More than a decade before last year’s marchas of millions, I felt the dreamy exhilaration of organizing and leading marches of tens of thousands. And, like many of today’s organizers and leaders of historic marchas, I know the dejection and disappointment before an immigration debate that leads one to ask, “Is this what we marched for?” and “What do we now?”
I came to understand this as the executive director of the Central American Resource Center (CARECEN) in Los Angeles, which was the nation’s largest immigrant service and advocacy organization in 1994, the year that California’s anti-child, anti-immigrant Proposition 187 initiated the current war on immigrants. Together with Mexican and Chicano groups that had been organizing the undocumented in the decades before the eventual passage of the 1986 immigration reform, CARECEN and dozens of Asian and Latino organizations, labor unions, radical groups and others launched what were, until last year, the largest immigrant rights marches in U.S. history. As a former organizer, I appreciate the hard work of building consensus and coalitions, massaging egos and the constant agitation at the core movement-building. And as a writer who traveled to cities and rural areas in an ongoing effort to map the movimiento in 2006, I saw how Prop. 187 had spread through the nation: demographics, reactionary policies and economic globalization combining to create the new politics of immigration. Watching displaced white workers in globalized Georgia protest with placards saying “Invaders go home” or hearing Hmong immigrant youth in Wisconsin shout “We are not criminals” at James Sensenbrenner in front of a town hall, I believed predictions I’d heard about the entire country eventually experiencing its own clash of California dreams.
But this time, there was a fundamental and critical difference: the post-9-11 ascent of the national security state.
In this sense, the United States has started resembling another country, one whose nightmares shaped much of my thinking about peace and justice: wartime El Salvador. The denial of habeas corpus, the normalization and legitimization of torture (by Alberto Gonzalez, the son of immigrants) and the exponential growth of immigrant prisons and prisoners signal how immigrants have been lumped with alleged terrorists to provide the rationale for the Salvadorization of our political, penal and policing system. The government has violently raided homes and workplaces, sanctioned slave-like working conditions and denied historic and fundamental human rights. Migrants see and feel the slow, gradual dawn of a mutating American dream.
My experiences on different sides of the border lead me to believe that war and the rise of a national security state necessitate a new response from movimiento leaders. We need to complement current efforts at policy reform while moving beyond some of the more reformist politics that rode and channeled the movimiento’s momentum into electoral politics and Beltway policy circles. This reformism is now short-circuiting the electric sensations and aspirations of millions who marched. Rather than deal with the deadly anti-immigrant climate solely through marches, lobbying and other important methods we used in California, the movimiento must confront the extremist, national security-infused politics of immigration in a manner more resembling the peaceful yet militant methods being honed in the insurgent continent, where people shut down corporate media in Oaxaca and took over presidential palaces in Bolivia.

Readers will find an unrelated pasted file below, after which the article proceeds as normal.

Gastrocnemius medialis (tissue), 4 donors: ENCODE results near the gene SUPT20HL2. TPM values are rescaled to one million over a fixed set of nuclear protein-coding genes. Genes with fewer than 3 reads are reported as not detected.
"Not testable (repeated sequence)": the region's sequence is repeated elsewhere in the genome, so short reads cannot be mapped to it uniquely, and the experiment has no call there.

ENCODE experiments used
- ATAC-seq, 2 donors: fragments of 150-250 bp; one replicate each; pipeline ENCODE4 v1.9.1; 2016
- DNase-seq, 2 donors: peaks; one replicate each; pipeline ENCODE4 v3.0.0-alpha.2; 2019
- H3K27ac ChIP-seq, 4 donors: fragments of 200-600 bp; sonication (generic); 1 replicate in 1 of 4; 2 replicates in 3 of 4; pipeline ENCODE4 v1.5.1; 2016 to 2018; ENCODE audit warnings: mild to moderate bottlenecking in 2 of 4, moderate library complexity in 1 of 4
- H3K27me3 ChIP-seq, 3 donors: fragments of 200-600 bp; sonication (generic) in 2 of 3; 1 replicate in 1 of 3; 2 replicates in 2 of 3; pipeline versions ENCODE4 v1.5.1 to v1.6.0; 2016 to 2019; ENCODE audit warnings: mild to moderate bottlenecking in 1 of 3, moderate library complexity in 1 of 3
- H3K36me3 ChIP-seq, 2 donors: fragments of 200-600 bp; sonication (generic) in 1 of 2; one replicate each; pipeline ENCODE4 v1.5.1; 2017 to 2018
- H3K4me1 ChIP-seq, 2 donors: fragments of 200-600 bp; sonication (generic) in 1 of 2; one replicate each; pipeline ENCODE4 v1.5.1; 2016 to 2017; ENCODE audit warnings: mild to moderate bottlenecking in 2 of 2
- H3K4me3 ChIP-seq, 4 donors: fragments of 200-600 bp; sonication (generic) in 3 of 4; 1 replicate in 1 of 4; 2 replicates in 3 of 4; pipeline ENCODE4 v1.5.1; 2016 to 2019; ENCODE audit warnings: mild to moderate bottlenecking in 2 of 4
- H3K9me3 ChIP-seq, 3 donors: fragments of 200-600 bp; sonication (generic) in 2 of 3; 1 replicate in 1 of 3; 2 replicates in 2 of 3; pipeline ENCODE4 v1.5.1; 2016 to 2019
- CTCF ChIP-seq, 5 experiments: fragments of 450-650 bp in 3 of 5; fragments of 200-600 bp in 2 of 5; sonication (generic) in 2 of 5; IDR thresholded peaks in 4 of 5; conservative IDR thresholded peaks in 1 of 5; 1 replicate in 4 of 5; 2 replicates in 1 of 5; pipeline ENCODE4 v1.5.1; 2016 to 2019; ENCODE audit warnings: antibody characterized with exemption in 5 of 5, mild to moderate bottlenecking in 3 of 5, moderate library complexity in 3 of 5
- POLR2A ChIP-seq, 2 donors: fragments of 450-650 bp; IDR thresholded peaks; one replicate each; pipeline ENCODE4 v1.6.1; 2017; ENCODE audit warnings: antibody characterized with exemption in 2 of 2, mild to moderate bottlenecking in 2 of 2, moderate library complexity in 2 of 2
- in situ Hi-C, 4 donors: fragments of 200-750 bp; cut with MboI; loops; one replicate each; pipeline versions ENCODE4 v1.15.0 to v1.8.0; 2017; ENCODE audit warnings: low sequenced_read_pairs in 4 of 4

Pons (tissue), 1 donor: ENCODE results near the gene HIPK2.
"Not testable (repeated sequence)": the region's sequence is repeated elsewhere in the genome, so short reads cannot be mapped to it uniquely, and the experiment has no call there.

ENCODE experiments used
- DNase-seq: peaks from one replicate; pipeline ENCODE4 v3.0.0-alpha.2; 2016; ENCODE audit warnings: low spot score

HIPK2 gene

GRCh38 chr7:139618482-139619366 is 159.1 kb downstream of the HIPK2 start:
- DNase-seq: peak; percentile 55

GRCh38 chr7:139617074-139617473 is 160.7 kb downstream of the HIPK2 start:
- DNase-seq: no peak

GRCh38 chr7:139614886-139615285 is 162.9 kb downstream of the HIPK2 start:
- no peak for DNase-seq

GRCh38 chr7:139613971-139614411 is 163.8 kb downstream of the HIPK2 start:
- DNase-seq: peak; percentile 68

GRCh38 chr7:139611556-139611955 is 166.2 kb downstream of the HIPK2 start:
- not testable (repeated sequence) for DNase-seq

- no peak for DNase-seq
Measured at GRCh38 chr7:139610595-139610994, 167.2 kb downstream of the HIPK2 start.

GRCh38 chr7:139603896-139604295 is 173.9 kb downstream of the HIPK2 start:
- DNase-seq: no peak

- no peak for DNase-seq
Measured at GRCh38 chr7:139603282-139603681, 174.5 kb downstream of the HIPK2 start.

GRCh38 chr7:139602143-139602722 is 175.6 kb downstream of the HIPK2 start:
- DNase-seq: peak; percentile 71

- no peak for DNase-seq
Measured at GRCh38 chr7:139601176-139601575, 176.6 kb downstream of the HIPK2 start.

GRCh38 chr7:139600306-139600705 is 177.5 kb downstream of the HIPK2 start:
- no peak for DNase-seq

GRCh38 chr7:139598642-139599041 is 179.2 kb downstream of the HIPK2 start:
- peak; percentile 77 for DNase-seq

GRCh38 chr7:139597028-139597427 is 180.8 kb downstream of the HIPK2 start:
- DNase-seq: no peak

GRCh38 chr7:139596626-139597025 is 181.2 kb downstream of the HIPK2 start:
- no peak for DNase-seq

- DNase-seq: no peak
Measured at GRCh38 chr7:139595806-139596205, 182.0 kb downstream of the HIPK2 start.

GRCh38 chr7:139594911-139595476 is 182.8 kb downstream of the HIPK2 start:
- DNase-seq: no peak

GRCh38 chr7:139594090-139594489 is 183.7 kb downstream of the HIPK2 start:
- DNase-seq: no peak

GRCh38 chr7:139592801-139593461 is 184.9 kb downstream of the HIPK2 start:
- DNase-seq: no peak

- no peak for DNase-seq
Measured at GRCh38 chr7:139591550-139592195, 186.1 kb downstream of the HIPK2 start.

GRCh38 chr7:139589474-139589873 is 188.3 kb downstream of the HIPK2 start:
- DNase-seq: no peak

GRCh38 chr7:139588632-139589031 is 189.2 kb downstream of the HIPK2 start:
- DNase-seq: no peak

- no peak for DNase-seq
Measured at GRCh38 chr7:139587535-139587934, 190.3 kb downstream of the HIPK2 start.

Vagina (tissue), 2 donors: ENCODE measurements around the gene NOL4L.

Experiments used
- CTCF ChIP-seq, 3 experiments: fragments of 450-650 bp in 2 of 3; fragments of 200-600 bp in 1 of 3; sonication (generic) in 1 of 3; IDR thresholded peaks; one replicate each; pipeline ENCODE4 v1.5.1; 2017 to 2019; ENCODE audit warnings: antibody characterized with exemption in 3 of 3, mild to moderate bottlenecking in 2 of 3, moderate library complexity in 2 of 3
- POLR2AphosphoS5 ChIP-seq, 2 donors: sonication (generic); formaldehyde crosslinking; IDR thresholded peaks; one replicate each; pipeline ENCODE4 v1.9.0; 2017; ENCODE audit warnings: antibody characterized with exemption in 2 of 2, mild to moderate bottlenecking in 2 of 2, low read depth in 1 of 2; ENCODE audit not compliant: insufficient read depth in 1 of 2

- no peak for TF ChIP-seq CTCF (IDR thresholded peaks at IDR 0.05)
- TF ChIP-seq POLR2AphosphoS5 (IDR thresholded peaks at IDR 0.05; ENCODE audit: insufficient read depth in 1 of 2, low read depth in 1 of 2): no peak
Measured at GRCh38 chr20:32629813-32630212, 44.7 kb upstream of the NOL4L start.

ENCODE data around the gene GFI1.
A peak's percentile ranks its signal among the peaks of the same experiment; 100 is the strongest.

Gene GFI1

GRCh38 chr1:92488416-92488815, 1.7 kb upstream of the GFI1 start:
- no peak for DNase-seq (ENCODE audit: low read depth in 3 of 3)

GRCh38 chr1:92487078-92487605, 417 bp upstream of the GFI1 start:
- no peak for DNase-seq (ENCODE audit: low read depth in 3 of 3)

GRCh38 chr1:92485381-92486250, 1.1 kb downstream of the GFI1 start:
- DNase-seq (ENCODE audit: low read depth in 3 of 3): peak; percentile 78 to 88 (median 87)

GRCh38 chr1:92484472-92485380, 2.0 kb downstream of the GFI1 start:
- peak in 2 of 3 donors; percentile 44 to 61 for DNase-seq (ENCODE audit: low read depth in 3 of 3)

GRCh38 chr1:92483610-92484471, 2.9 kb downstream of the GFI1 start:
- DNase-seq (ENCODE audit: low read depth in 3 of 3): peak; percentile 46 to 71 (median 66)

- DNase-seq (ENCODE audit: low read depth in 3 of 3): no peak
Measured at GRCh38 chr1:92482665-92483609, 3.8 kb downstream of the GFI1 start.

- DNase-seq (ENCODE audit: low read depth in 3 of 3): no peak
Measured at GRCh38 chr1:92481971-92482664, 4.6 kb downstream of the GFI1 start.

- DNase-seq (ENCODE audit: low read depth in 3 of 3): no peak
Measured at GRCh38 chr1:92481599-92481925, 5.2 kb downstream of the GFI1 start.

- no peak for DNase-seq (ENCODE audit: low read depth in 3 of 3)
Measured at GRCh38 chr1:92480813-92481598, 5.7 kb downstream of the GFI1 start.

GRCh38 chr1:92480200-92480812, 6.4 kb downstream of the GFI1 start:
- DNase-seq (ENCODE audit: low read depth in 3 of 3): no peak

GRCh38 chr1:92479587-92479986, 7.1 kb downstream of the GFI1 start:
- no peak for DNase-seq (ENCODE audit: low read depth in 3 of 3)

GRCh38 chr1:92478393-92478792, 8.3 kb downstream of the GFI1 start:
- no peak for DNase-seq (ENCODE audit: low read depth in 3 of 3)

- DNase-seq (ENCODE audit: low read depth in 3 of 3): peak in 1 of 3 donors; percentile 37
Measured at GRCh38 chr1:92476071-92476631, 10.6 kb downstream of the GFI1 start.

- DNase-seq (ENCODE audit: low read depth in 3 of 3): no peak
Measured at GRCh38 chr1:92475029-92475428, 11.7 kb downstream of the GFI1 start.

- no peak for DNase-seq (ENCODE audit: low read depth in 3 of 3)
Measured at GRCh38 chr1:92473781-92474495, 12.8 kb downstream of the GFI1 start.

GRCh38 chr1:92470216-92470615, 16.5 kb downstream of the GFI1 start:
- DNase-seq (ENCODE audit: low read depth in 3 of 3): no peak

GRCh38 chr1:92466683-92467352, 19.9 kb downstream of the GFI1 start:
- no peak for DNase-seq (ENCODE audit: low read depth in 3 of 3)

It only takes a few thousand marchers to build our own wall—a human wall—around ICE or Minutemen offices and stop business as usual. We could also hurt the bottom line of a specific multinational corporation, one that’s fomenting migration by economically strangling entire countries. Instead of sending money home using multinational banks that are destroying home countries, why not charge a people’s tax by boycotting them?
These and other kinds of actions are necessary because, in the best of all possible outcomes, current “immigration reform” will result in nothing less than the greatest threat to immigrant life in the history of the United States. Regardless of whether there’s a legalization of 12 million people or a guest worker program or no law passed, the number of immigrant workers exploited in rural and urban areas will expand and deepen; the number of families separated and terrorized by raids will grow; the number of children and adults in immigrant prisons will increase; the number of dead in the desert will multiply; the number of ordinances outlawing housing, drivers licenses, etc. will proliferate. The plight of those writer Walter Mosley calls “brown slaves” will continue sliding into chaos and suffering imaginable only by those who have lived literal slavery.
While the truly radical rightward turn in society at large and in the immigration debate has intensified, there has not been a sufficiently radical response from the immigrant rights community. Instead, elected officials, some labor unions and large non-profit organizations have negotiated with and legitimated some of the most deranged and dangerous elements in society.
For these and other reasons, we must think beyond reform, beyond the extremely reactionary Washington Consensus of Republicans, Democrats and the host of other interests whose back-room dealings have led us down a deadly path. While important and good, negotiations, marches, lobbying and other crucial work will continue to be ineffective without an urgent strategic component. The radical political moment requires the further opening of a radical flank of the immigrant rights movement.